There are many types of ice packs that can be used to reduce inflammation, swelling, and pain from arthritis. People can select which works best for them based on personal preference, budget, and convenience.
Common types of cold packs that are effective for arthritis pain include:
- Reusable cold pack Many types of reusable cold packs (such as those filled with gel) can be kept in the freezer ready for use when needed, and re-frozen after each use. These cold packs are available at drug stores and general merchandise stores.
- Homemade cold packs People with arthritis pain can make cold packs with items they already have at home:
- Plastic baggie and ice. Put the desired amount of ice in a sealable plastic bag (baggie) and squeeze the air out of the bag before sealing it. Some people like to add a little water to the ice so that the bag is not so lumpy. The bag should be wrapped in a towel before applying it to the painful area to protect the skin from ice burn.
- A frozen towel. To make a towel into a cold pack, place a folded, damp towel in a plastic bag and put it in the freezer for ten to twenty minutes. Then take the towel out of the bag and place it on the affected area.
- Sponge. Wet a sponge, wring it out partially, place it in a plastic baggie, and put in the freezer. After it is frozen, to sponge can be kept in the baggie and applied to the sore joint. A cloth can be wrapped around the baggie to protect the skin, if necessary.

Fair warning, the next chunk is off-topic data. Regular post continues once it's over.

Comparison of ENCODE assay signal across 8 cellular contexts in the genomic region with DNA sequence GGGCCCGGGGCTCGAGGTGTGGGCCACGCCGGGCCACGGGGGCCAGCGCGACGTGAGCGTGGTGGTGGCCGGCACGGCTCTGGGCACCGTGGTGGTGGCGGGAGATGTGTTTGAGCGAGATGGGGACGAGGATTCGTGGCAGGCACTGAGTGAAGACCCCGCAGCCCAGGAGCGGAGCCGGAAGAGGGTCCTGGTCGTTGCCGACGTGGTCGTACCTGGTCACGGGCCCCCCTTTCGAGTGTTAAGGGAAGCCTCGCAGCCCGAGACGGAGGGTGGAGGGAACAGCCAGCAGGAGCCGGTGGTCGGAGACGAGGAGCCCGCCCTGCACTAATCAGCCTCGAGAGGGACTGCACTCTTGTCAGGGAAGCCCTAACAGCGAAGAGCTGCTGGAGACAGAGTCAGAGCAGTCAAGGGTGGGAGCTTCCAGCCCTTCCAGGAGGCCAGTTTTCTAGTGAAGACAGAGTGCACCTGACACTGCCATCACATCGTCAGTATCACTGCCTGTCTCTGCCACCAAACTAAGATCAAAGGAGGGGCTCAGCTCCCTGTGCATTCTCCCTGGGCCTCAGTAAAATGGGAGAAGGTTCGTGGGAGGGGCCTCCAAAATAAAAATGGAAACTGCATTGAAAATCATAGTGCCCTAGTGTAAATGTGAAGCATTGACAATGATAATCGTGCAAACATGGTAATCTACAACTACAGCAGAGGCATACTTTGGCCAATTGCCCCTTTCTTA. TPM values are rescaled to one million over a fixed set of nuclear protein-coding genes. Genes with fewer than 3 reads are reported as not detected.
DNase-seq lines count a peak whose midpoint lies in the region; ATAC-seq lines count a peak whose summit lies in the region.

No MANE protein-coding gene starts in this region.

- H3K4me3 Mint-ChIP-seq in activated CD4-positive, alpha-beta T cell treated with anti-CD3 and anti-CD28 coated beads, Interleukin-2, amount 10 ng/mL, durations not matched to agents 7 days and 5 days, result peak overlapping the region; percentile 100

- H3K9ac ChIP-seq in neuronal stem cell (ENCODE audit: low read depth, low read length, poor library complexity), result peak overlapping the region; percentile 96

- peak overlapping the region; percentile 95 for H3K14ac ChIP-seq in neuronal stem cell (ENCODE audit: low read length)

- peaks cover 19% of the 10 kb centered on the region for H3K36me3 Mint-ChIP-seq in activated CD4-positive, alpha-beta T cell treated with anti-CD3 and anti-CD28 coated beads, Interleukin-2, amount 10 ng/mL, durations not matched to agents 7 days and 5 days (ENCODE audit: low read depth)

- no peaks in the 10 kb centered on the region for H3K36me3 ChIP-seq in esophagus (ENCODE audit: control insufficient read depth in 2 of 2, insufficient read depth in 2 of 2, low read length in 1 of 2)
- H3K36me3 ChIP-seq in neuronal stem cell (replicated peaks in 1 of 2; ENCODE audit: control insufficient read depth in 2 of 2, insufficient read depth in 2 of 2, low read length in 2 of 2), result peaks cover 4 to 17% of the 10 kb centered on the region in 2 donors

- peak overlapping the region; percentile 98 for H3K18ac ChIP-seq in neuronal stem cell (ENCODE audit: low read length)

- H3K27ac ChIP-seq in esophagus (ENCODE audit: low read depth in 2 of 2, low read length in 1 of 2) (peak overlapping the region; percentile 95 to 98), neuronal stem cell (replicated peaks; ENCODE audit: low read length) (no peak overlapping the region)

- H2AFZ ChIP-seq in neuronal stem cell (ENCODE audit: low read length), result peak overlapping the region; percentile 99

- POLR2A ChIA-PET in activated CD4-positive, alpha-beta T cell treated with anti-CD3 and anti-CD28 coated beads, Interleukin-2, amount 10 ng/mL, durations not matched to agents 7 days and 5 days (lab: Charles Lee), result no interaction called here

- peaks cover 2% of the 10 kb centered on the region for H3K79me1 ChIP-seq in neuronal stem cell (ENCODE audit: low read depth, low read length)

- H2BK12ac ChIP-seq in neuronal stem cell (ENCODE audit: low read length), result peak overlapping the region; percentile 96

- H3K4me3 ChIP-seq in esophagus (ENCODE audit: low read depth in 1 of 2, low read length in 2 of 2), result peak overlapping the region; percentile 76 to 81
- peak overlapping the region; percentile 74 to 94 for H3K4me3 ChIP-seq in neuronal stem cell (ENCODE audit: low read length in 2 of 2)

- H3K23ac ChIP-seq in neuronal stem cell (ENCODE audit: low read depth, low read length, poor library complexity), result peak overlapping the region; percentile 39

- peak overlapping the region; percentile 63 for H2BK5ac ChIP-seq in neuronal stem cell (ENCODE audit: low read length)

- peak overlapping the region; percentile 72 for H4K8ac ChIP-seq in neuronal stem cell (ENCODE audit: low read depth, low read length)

- Rice. Create a reusable cold pack by filling a sock with rice and placing it in the freezer. Rice will get as cold as ice but does not melt when used.
- Gel-type pack. Fill a sealable plastic bag with liquid dishwasher detergent and freeze it, which gives it a consistency of a gel pack.
- Frozen bag of peas. If cold therapy is needed quickly, it is easy to grab a bag of frozen peas or other vegetables out of the freezer, wrap it in a towel and apply it to the painful area.
- Instant ice packs (disposable ice packs) These packs can be “cracked” (typically by hand), spurring a chemical reaction that causes the pack to become cold in a matter of seconds. They stay cold for an extended period of time while being used at room temperature.
People who treat chronic arthritis pain with cold therapy are advised to use homemade or reusable ice packs when possible, because the single-use, instant ice packs tend to be expensive and less environmentally friendly. However, single-use cold packs can offer convenience when a freezer or other cold source is not accessible.
To relieve arthritis-related pain, some people alternate between heat and cold therapy throughout the day.